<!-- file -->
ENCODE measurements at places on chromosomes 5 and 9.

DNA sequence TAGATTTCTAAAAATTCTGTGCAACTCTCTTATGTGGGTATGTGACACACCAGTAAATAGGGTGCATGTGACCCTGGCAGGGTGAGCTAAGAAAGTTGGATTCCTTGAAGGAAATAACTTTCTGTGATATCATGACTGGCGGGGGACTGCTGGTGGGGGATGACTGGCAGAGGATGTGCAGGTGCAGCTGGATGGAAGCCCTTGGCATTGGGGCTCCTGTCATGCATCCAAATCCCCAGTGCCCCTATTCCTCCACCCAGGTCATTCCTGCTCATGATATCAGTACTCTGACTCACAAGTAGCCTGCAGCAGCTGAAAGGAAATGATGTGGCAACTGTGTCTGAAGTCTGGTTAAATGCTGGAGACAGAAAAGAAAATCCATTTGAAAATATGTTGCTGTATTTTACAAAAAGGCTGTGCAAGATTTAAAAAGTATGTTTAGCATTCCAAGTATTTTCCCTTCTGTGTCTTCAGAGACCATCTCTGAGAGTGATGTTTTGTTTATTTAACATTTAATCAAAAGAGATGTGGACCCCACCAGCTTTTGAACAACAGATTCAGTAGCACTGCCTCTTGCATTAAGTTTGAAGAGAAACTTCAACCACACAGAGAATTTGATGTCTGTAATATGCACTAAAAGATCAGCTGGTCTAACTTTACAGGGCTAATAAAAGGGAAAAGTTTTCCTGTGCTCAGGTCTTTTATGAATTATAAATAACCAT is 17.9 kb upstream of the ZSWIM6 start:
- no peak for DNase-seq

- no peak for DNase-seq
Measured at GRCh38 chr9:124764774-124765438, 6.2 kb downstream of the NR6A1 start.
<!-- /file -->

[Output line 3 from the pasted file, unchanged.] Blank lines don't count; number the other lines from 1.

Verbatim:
- no peak for DNase-seq